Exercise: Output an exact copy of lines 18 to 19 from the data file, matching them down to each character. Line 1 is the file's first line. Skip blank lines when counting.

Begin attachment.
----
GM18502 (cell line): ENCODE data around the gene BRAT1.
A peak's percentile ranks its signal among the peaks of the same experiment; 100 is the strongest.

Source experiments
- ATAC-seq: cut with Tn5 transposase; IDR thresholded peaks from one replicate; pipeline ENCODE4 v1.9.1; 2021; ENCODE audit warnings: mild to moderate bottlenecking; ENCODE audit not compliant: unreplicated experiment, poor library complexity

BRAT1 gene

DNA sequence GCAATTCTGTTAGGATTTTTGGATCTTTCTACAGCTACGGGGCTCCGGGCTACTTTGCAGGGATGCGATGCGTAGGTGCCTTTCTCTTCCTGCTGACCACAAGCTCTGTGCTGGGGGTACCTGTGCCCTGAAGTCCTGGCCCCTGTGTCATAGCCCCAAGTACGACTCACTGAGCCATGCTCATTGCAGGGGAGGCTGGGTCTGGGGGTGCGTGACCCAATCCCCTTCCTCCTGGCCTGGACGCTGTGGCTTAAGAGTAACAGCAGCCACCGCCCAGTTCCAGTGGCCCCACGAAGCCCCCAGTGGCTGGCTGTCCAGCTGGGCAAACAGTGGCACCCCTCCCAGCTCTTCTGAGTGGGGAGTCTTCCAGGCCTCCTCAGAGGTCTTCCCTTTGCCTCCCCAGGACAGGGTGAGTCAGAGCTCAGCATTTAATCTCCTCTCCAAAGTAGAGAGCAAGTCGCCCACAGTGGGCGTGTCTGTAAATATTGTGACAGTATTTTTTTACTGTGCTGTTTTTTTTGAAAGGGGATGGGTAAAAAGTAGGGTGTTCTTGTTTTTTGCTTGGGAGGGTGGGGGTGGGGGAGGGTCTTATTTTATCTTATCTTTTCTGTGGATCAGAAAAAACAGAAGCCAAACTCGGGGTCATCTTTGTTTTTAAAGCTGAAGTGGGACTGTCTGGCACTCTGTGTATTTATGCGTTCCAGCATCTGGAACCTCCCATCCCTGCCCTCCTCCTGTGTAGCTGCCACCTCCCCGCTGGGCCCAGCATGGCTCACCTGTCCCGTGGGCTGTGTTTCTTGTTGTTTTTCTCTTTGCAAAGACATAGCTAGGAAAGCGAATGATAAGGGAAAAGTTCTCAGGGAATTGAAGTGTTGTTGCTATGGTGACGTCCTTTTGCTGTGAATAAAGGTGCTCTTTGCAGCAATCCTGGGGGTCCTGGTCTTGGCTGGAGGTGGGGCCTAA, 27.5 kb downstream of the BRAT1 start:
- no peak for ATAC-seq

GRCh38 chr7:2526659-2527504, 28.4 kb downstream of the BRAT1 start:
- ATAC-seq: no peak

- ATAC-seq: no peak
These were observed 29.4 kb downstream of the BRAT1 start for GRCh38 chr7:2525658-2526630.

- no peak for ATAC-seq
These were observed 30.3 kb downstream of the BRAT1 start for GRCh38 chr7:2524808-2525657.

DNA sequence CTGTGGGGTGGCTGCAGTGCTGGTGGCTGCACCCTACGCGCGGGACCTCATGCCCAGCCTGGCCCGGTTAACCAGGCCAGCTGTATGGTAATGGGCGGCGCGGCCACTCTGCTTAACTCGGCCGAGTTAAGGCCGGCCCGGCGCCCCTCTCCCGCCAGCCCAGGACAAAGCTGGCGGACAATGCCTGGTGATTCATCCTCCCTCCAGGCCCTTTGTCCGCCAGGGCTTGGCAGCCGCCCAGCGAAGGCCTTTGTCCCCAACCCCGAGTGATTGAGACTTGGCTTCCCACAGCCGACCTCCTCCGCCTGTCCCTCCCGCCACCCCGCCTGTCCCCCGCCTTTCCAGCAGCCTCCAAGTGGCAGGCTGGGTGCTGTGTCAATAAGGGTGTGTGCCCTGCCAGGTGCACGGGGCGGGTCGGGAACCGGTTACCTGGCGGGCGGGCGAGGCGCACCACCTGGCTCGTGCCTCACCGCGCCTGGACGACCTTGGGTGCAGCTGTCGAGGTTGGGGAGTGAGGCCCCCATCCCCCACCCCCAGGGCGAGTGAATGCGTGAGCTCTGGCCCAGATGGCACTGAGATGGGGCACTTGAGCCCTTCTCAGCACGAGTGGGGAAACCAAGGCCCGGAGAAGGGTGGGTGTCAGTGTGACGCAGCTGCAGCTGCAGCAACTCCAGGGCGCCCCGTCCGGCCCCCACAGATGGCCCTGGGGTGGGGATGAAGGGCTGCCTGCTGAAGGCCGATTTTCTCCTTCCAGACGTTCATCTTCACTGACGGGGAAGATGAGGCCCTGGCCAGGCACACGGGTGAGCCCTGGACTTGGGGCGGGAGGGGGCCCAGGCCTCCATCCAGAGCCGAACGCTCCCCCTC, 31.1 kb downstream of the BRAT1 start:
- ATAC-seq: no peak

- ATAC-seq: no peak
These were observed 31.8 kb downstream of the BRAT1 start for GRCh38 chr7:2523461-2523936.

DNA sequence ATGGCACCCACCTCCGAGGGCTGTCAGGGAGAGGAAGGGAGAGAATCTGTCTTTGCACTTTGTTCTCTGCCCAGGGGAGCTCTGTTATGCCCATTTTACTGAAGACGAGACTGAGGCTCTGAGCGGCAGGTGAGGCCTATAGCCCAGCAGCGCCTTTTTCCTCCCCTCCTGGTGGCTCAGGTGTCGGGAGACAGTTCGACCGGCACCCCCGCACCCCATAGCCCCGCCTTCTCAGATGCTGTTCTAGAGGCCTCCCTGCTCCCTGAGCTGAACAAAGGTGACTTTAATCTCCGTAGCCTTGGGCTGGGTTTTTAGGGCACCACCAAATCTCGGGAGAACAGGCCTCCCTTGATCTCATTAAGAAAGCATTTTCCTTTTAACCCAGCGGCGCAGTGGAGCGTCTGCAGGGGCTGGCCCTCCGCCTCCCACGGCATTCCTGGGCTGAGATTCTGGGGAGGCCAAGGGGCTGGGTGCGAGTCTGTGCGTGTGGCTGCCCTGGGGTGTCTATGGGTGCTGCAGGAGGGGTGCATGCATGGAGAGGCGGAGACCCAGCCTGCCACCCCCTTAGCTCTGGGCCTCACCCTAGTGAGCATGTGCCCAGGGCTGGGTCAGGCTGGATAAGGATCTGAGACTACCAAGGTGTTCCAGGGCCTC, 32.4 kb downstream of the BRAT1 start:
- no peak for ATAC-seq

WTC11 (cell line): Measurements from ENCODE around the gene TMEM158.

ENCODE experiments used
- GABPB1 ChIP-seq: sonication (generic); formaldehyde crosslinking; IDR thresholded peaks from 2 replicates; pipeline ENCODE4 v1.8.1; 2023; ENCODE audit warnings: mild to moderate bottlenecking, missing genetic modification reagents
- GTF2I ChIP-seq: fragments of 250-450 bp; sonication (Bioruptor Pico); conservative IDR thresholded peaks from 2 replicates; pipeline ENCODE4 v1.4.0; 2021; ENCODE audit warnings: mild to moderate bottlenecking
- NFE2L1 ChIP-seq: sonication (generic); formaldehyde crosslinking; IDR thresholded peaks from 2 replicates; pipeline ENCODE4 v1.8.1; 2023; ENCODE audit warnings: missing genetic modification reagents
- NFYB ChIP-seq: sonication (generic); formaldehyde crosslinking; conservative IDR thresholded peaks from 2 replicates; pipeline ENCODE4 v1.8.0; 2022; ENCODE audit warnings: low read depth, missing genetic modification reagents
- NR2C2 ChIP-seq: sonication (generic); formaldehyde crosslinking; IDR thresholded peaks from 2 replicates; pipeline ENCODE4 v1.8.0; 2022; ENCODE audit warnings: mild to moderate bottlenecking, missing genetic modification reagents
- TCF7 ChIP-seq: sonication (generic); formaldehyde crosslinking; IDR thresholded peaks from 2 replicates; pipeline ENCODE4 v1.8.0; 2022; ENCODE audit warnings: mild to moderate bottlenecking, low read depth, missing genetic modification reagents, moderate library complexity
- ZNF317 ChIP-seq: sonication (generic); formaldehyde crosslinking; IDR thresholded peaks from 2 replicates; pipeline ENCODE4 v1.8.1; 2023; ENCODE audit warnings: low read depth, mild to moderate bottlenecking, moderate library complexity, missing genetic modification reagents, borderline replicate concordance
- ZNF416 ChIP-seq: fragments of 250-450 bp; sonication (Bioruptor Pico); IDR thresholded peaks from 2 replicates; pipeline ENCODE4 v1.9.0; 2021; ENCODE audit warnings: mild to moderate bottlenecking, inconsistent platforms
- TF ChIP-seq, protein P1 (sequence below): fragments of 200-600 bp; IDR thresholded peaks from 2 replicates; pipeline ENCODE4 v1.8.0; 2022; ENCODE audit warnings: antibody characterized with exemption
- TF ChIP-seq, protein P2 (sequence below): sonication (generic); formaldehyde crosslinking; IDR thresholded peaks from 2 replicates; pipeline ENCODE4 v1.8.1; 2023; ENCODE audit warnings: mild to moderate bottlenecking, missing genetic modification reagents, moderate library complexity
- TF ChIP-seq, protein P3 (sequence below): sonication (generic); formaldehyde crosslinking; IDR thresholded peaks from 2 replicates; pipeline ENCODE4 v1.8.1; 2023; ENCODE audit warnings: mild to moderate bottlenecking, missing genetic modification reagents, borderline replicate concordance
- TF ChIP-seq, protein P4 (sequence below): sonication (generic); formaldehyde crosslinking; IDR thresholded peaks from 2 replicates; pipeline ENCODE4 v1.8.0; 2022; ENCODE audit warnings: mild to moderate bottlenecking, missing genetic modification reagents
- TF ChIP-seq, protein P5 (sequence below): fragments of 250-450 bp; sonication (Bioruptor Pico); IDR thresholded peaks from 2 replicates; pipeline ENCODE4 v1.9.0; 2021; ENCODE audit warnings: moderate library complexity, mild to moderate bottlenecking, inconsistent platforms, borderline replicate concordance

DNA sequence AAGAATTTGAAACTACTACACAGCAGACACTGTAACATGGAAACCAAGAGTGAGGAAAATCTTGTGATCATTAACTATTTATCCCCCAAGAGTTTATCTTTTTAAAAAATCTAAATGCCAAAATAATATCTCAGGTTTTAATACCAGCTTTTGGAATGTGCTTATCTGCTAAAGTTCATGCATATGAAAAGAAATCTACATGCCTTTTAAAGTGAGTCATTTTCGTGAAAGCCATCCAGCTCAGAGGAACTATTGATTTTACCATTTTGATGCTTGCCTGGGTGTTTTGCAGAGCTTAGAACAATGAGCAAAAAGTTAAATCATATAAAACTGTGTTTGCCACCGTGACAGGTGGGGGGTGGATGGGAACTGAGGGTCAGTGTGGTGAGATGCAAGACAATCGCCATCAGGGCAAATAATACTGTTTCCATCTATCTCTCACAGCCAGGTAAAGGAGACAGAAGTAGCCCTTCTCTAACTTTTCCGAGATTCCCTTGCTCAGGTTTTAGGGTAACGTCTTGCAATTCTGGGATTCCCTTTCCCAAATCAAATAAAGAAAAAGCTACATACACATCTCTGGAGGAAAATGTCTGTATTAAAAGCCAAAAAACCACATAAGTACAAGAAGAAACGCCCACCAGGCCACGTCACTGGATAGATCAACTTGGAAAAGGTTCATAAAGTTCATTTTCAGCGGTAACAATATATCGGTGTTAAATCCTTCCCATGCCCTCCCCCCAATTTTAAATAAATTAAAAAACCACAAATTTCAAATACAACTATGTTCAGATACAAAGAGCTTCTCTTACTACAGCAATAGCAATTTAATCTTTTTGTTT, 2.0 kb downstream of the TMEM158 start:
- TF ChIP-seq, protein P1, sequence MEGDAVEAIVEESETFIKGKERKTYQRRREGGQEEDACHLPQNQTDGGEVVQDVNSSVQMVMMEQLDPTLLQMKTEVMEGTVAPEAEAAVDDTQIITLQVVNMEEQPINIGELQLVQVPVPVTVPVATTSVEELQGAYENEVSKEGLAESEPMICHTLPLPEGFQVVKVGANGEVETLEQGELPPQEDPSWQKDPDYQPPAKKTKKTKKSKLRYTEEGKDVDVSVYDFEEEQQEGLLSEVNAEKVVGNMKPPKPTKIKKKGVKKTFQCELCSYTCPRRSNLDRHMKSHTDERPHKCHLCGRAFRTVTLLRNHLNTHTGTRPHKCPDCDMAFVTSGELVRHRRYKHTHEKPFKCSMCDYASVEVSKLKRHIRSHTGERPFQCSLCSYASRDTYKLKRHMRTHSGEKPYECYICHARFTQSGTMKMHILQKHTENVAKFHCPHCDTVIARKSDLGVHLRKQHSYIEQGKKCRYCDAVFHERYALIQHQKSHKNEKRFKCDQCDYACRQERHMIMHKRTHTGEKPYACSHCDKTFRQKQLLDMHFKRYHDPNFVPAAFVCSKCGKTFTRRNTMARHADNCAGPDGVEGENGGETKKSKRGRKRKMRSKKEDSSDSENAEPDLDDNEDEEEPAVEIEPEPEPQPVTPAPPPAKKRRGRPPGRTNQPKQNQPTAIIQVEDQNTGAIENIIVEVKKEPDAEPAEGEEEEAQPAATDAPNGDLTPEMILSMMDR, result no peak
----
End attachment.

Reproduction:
DNA sequence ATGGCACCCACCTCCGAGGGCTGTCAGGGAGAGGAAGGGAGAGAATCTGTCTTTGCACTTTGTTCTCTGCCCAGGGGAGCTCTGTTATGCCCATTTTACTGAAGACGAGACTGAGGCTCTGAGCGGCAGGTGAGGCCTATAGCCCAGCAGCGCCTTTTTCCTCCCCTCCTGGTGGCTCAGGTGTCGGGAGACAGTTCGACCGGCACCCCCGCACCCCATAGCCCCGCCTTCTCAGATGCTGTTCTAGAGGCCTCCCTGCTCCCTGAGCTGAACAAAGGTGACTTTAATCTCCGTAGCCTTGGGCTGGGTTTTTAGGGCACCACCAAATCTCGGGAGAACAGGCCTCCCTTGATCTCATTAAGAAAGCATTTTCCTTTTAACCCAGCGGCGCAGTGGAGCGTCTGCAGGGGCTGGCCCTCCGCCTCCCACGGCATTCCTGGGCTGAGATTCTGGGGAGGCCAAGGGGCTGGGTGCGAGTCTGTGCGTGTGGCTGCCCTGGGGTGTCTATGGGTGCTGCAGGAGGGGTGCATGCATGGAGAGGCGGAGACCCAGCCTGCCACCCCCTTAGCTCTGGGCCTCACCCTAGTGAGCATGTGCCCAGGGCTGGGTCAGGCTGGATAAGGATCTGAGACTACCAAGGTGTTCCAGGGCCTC, 32.4 kb downstream of the BRAT1 start:
- no peak for ATAC-seq